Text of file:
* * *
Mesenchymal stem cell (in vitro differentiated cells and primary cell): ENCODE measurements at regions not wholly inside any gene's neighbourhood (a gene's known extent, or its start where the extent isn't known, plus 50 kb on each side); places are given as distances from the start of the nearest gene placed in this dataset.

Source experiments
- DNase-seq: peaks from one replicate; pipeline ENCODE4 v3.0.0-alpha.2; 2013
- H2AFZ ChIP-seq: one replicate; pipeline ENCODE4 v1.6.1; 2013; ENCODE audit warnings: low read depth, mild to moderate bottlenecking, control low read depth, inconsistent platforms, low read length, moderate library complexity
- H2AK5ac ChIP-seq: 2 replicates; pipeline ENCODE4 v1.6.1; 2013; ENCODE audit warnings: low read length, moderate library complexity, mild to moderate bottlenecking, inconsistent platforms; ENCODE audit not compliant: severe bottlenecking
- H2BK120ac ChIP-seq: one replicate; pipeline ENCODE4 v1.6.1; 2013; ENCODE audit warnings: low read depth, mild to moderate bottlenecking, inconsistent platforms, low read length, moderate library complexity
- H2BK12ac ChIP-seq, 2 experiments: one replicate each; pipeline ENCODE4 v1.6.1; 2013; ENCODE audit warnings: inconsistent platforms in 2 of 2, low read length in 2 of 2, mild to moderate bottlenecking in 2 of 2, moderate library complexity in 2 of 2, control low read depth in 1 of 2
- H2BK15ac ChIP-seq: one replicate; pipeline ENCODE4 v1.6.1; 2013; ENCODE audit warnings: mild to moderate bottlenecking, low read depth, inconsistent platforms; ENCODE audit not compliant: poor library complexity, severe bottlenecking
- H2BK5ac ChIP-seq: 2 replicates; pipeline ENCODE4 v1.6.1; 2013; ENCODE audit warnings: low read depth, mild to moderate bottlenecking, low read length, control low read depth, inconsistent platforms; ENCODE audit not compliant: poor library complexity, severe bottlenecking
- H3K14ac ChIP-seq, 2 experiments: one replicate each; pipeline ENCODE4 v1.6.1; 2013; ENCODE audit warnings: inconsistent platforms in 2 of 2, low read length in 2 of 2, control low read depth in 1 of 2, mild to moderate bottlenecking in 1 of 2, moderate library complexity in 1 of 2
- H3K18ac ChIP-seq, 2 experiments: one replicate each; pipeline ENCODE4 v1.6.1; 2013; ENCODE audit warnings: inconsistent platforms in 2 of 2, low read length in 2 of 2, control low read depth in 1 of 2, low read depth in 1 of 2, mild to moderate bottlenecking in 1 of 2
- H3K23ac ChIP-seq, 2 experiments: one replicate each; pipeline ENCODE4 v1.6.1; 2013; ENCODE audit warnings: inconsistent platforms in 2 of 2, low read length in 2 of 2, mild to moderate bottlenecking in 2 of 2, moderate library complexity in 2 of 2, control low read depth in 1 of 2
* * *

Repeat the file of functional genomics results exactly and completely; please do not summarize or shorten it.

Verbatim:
Mesenchymal stem cell (in vitro differentiated cells and primary cell): ENCODE measurements at regions not wholly inside any gene's neighbourhood (a gene's known extent, or its start where the extent isn't known, plus 50 kb on each side); places are given as distances from the start of the nearest gene placed in this dataset.

Source experiments
- DNase-seq: peaks from one replicate; pipeline ENCODE4 v3.0.0-alpha.2; 2013
- H2AFZ ChIP-seq: one replicate; pipeline ENCODE4 v1.6.1; 2013; ENCODE audit warnings: low read depth, mild to moderate bottlenecking, control low read depth, inconsistent platforms, low read length, moderate library complexity
- H2AK5ac ChIP-seq: 2 replicates; pipeline ENCODE4 v1.6.1; 2013; ENCODE audit warnings: low read length, moderate library complexity, mild to moderate bottlenecking, inconsistent platforms; ENCODE audit not compliant: severe bottlenecking
- H2BK120ac ChIP-seq: one replicate; pipeline ENCODE4 v1.6.1; 2013; ENCODE audit warnings: low read depth, mild to moderate bottlenecking, inconsistent platforms, low read length, moderate library complexity
- H2BK12ac ChIP-seq, 2 experiments: one replicate each; pipeline ENCODE4 v1.6.1; 2013; ENCODE audit warnings: inconsistent platforms in 2 of 2, low read length in 2 of 2, mild to moderate bottlenecking in 2 of 2, moderate library complexity in 2 of 2, control low read depth in 1 of 2
- H2BK15ac ChIP-seq: one replicate; pipeline ENCODE4 v1.6.1; 2013; ENCODE audit warnings: mild to moderate bottlenecking, low read depth, inconsistent platforms; ENCODE audit not compliant: poor library complexity, severe bottlenecking
- H2BK5ac ChIP-seq: 2 replicates; pipeline ENCODE4 v1.6.1; 2013; ENCODE audit warnings: low read depth, mild to moderate bottlenecking, low read length, control low read depth, inconsistent platforms; ENCODE audit not compliant: poor library complexity, severe bottlenecking
- H3K14ac ChIP-seq, 2 experiments: one replicate each; pipeline ENCODE4 v1.6.1; 2013; ENCODE audit warnings: inconsistent platforms in 2 of 2, low read length in 2 of 2, control low read depth in 1 of 2, mild to moderate bottlenecking in 1 of 2, moderate library complexity in 1 of 2
- H3K18ac ChIP-seq, 2 experiments: one replicate each; pipeline ENCODE4 v1.6.1; 2013; ENCODE audit warnings: inconsistent platforms in 2 of 2, low read length in 2 of 2, control low read depth in 1 of 2, low read depth in 1 of 2, mild to moderate bottlenecking in 1 of 2
- H3K23ac ChIP-seq, 2 experiments: one replicate each; pipeline ENCODE4 v1.6.1; 2013; ENCODE audit warnings: inconsistent platforms in 2 of 2, low read length in 2 of 2, mild to moderate bottlenecking in 2 of 2, moderate library complexity in 2 of 2, control low read depth in 1 of 2